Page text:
Although we had other heatwaves over the course of the summer and well into November, nothing was as awful that first event in June. I focused on removing dead and dying plants, which included several Ceanothus shrubs that had made up a hedge running along the front slope. I inherited these shrubs with the garden and they'd been in decline for some time - winter drought and summer's heat just moved things along. Situated within feet of another hedge that runs along the street, they also created a funny tunnel of sorts. In addition to removing the dying remnants of the Ceanothus hedge, I enlisted my husband's help in extending a dry-stack wall in the same area in late August. When the final Ceanothus shrubs came out in early November, we brought in still more rock to stabilize the front slope. Succulents and other drought tolerant plants went into the newly created beds.
|The dry-stack wall's extension after planting|
|The front slope after removal of the last 15 feet of Ceanothus hedge and replanting|
In late October, I learned that a tree-hating neighbor who, despite our removal of 2 large trees and annual tree trimming, regularly threatened me with action under the city's "view conservation ordinance," had put her house up for sale. She accepted an offer but, unfortunately for all concerned, it now appears the sale may be off. For her sake and ours, I hope it's just a glitch in the escrow process.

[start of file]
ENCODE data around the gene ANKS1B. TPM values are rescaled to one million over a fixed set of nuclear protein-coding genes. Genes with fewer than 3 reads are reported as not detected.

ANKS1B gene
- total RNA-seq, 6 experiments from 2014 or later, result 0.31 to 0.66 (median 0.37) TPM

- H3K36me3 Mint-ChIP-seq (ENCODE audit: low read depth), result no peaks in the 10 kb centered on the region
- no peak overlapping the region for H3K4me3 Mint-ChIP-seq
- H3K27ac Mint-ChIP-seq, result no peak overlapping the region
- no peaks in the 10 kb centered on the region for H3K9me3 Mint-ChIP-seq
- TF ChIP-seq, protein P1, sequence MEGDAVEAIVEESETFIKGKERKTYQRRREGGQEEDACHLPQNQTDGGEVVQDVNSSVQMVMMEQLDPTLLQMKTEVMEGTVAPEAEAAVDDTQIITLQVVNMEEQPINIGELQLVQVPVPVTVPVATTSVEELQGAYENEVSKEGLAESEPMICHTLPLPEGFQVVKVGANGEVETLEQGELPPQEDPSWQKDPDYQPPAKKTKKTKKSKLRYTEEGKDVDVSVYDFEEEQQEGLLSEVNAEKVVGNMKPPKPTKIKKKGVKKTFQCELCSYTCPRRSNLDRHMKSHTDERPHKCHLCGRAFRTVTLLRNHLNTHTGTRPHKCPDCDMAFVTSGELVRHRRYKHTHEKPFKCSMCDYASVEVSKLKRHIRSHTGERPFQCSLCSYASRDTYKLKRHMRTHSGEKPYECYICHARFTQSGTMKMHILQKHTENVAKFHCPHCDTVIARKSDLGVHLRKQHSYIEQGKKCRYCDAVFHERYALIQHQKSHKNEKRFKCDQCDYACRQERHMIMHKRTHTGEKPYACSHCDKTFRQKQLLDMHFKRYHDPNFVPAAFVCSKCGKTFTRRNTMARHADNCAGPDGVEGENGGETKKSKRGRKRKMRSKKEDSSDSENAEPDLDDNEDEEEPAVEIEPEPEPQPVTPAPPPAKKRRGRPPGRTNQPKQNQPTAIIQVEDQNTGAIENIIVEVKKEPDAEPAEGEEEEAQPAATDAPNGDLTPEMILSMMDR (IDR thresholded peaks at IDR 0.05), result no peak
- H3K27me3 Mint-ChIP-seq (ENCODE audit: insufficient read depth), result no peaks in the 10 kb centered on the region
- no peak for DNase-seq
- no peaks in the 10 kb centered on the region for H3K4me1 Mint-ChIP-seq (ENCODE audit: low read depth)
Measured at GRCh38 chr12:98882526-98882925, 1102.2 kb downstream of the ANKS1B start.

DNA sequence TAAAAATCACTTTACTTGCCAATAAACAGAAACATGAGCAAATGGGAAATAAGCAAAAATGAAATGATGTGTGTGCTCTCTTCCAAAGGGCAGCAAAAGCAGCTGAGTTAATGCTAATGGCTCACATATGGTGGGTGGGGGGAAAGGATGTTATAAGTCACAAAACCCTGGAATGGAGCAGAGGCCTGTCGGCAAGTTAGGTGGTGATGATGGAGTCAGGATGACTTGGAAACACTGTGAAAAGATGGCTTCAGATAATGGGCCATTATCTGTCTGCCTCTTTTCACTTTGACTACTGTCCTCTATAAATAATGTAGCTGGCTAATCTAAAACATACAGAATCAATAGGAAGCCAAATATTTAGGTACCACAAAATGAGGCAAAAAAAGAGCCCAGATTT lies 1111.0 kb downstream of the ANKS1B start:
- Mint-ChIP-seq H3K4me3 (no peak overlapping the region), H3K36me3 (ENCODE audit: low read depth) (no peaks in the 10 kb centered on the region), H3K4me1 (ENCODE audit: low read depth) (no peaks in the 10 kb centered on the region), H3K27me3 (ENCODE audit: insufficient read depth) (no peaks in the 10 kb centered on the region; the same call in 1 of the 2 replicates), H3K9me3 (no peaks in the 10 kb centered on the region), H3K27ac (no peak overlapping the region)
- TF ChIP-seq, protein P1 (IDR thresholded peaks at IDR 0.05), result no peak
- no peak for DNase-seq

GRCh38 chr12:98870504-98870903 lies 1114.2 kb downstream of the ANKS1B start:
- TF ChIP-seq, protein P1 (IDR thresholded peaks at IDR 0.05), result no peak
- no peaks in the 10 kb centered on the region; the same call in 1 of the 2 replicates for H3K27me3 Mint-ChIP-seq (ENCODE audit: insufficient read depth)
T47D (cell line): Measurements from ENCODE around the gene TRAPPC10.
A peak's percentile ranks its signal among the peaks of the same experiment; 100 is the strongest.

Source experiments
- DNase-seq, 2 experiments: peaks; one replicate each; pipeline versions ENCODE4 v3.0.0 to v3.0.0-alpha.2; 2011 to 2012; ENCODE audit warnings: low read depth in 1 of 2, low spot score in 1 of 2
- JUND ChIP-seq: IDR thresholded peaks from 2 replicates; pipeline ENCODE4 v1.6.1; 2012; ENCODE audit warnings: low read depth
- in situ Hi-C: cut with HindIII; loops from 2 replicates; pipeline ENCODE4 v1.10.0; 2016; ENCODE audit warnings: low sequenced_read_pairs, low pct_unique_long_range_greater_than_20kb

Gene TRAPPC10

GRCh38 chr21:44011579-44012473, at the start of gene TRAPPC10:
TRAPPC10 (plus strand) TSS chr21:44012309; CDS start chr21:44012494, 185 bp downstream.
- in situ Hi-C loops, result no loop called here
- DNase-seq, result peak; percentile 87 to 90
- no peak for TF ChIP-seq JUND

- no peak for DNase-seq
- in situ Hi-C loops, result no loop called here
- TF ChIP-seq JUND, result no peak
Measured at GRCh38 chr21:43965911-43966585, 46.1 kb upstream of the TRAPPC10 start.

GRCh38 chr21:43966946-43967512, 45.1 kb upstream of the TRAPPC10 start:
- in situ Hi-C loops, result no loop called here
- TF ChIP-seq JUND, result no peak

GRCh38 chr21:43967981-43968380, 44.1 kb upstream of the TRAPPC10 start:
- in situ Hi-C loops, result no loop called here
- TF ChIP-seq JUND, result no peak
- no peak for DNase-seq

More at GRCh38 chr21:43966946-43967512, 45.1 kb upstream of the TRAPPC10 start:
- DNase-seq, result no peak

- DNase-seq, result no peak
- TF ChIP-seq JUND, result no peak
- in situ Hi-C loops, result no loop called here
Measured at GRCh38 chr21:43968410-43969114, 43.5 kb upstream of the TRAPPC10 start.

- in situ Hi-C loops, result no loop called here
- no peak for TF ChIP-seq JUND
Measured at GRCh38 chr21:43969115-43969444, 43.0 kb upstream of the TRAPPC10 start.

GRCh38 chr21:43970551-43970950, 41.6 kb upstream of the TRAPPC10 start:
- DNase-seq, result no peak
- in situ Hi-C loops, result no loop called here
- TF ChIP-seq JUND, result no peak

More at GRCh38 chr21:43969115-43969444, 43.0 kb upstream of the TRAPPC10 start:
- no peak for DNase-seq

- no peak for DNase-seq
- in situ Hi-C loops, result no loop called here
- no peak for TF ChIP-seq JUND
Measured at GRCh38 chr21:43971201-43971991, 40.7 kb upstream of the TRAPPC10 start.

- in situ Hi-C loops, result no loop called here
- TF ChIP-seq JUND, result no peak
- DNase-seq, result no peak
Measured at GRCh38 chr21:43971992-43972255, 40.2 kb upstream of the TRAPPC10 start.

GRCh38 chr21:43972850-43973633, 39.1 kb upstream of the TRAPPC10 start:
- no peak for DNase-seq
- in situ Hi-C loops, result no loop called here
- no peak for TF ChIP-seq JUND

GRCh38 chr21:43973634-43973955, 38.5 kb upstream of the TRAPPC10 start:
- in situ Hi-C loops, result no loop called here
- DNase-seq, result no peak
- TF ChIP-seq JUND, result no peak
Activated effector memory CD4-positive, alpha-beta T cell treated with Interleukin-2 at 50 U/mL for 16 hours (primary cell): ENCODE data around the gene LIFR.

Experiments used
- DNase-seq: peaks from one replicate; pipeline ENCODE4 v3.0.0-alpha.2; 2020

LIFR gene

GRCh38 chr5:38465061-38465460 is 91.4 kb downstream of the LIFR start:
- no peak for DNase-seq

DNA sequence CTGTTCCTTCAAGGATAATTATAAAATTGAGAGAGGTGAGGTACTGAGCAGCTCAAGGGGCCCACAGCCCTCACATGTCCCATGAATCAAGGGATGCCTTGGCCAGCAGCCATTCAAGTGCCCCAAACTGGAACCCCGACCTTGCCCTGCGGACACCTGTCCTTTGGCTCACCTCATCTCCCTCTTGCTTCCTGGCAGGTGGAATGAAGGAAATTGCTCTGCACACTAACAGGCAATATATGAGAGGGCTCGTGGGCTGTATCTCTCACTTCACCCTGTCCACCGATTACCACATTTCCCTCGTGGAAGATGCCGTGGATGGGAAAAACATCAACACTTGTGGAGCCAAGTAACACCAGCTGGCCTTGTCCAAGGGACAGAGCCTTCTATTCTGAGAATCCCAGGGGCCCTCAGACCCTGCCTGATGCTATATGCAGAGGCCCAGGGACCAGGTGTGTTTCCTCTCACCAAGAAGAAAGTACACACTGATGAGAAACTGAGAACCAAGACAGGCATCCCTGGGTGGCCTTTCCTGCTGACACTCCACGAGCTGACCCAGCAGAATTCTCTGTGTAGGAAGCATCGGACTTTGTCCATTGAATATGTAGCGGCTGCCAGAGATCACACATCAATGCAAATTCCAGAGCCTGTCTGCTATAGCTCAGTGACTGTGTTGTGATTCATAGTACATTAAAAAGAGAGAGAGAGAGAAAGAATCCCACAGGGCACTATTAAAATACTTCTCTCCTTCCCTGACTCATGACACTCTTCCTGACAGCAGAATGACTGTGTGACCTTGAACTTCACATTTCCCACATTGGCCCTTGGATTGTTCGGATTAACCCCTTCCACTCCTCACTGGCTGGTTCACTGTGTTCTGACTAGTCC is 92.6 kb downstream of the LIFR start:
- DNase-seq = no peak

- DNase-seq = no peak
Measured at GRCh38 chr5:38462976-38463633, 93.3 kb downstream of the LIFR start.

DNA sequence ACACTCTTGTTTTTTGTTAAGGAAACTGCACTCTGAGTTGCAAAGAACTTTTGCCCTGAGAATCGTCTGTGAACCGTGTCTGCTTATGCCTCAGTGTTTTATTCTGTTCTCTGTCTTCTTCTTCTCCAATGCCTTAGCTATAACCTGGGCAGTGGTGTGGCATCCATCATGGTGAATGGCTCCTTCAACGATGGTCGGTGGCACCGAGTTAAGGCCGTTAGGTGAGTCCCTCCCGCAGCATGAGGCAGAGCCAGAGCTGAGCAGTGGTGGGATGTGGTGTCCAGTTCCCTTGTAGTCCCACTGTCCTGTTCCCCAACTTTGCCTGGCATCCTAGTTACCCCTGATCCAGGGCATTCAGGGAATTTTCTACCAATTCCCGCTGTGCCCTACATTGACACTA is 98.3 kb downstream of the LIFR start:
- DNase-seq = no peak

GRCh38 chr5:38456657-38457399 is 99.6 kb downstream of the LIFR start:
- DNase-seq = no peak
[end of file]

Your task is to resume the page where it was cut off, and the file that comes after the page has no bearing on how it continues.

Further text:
In December, Christmas came early as Los Angeles recorded the wettest December in 6 years. Although lower than "normal rain" (whatever than means anymore) was predicted this winter in connection with La Niña conditions, some forecasters have speculated that the stubborn ridge of high pressure that has prevented rain from reaching us in Southern California finally may be breaking down. I don't want to get too excited yet, but I'm hopeful. (It's raining again this morning!)
Despite the dry conditions and heat, my garden continued to pump out blooms, which I've shown off on my regular posts in connection with the weekly "In a Vase on Monday" meme hosted by Cathy of Rambling in the Garden. Averaging 2 vases a week over 52 weeks, I've produced over 100 vases this year. (I couldn't bring myself to actually count them.) I'll close this retrospective with some of my personal favorites as they reflect my garden as well, or better, than any of the photos above.
If you're a regular participant in the "IaVoM" meme, you may have noticed that none of the vases shown above contained Eustoma grandiflorum (aka Lisianthus), a plant I've become well known for using. I didn't ignore those - I just thought they deserved their own collage. Lisianthus bloomed in my garden from June through December this year.
Thank you for doing me the kindness of reading my blog posts and for commenting when moved to do so. It's you out there in the blog-sphere that really keep this blog going. I hope you enjoy a wonderful New Year's Day holiday weekend! What the future holds in 2017 seems unclear but I hope that peace, good sense, and kindness toward our fellow human beings will prevail.
All material © 2012-2016 by Kris Peterson for Late to the Garden Party